Dutch Caribbean

Dutch Caribbean – a Taste of Paradise

The Netherlands is a beautiful country, yet people rarely associate it with something exotic. It is a place of gorgeous architecture, long bike routes, tulips and windmills, not of palm trees, exotic fruits and turquoise water. However, there are few islands on the Caribbean Sea, that have a strong connection to the mainland. Today, we will talk about the Dutch Caribbean.

What is the Dutch Caribbean?

But first things first. What exactly are the Dutch Caribbean? Well, those are the present and former territories of the Dutch Empire and the Kingdom of the Netherlands. They all lie in the Lesser Antilles on the Caribbean Sea, hence the name.

Which islands belong to it? There are six of them, Aruba, Curaçao, Sint Maarten, Bonaire, Saba and Sint Eustatius.

They were once The Netherlands Antilles, an autonomous Caribbean country within the Kingdom of the Netherlands. However, it was dissolved in 2010. As a result, Sint Maarten and Curaçao became autonomous territories of the Kingdom of the Netherlands, while Bonaire, Saba, and Sint Eustatius became its special municipalities. Aruba separated from the Netherlands Antilles years before that, in 1986.


Starting in the alphabetical order, let’s take a trip to Aruba, the part of the ABC islands (Aruba, Bonaire, Curaçao). It is probably the most famous of them all. Aruba is one of the 4 countries that form the Kingdom of the Netherlands, along with the Netherlands, Curaçao and Sint Maarten.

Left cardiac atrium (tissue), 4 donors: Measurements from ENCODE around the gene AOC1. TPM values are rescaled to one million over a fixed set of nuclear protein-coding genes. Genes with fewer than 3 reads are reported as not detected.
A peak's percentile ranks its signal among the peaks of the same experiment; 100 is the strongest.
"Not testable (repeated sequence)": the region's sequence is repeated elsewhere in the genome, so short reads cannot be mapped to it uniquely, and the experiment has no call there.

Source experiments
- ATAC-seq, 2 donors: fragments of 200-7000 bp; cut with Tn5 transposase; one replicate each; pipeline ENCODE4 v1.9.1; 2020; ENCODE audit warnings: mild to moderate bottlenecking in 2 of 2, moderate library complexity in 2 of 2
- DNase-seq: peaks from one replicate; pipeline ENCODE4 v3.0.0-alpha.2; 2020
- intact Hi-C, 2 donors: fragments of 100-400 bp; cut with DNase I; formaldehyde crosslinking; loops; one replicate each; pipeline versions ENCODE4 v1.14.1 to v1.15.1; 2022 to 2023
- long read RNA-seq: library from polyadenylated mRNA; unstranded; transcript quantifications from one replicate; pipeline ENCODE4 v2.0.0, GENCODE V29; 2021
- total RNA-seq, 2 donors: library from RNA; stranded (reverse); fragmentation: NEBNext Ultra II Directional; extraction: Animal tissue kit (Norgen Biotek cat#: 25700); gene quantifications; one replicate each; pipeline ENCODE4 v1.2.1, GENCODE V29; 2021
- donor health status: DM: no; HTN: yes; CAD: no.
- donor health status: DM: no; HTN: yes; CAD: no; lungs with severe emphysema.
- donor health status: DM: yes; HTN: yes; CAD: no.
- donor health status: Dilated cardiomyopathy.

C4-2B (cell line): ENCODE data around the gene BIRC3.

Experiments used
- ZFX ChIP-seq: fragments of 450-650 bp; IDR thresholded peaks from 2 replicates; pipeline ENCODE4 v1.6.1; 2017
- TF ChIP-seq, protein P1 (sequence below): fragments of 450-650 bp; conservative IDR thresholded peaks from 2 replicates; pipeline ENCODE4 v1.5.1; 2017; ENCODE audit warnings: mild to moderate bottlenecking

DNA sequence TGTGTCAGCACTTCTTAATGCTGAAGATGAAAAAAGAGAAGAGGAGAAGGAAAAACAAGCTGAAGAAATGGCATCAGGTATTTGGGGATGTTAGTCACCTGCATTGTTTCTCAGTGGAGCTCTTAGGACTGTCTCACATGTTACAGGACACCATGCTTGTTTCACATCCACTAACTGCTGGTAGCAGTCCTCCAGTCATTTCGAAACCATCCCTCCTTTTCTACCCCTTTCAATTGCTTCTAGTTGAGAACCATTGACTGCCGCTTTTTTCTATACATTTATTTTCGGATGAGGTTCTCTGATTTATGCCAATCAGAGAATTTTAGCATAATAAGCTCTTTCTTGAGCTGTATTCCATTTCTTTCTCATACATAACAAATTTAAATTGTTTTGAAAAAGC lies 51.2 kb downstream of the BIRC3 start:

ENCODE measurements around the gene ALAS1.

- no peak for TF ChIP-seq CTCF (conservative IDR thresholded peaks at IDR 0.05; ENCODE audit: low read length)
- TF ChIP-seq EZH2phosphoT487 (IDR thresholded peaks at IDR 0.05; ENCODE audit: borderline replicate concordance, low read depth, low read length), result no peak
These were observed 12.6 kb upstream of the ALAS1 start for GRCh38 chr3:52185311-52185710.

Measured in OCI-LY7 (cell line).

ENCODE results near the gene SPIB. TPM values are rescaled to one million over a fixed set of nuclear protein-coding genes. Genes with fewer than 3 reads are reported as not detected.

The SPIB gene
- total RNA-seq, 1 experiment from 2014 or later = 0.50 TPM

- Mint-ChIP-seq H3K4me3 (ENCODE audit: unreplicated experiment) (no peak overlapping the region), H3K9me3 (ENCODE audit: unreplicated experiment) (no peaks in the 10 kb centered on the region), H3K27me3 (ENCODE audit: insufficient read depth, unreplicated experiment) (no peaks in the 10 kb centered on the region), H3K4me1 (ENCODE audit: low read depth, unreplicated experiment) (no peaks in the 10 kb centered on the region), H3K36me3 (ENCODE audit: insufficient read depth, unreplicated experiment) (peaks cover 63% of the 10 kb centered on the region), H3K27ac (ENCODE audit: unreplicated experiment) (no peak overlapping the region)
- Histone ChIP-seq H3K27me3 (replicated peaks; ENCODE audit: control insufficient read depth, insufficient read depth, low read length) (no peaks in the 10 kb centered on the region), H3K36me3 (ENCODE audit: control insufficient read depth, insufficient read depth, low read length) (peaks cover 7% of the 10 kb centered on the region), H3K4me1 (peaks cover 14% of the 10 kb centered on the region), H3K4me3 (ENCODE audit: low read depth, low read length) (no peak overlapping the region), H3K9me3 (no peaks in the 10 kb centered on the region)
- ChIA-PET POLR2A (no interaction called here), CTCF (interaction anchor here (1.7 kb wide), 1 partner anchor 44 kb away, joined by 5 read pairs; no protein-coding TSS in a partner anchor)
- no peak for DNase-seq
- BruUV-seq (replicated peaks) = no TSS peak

It lies just off the coast of Venezuela, making it a very sunny and warm place. Its climate is not affected by the hurricanes, as it doesn’t lie in the Hurricane Alley, and is known to be rather dry. That’s what the tourists love about it so much. It is known for its white, sandy beaches, mostly on the southern coast of the island. The temperatures on the island barely vary throughout the year, with the average of 28 degrees Celsius.

The capital, as well as the largest city on the island, is Oranjestad. There, you can observe examples of the Dutch colonial architecture, with colourful buildings, such as the Civil Registry on Wilhelminastraat.

One of the most popular sights on the island is actually the flamingos. Those beautiful birds make the views from Aruba that much more spectacular.



Another part of the ABC islands is Bonaire. It lies around a hundred kilometres off the coast of South America, and similarly to Aruba is not a part of the Hurricane Alley. Bonaire also has a warm, dry climate, making it a great holiday destination all-year-round.

The island is a popular scuba diving destination, thanks to its fairly clear waters and coral reefs located around it. Its coastline has actually been pronounced the marine sanctuary, to protect the coral reefs. The island’s Lac Bay, on the other hand, is famous among the windsurfers.

Bonaire’s capital is Kralendijk. Most monuments in the city and on the island are fairly new but surely worth seeing.


The last one of the ABC islands is Curaçao. As mentioned above, it is actually a country. Similarly to the other ABC islands, it lays off the coast of South America and does not experience hurricanes, with warm, dry weather all throughout the year, with only a few months of the wet season.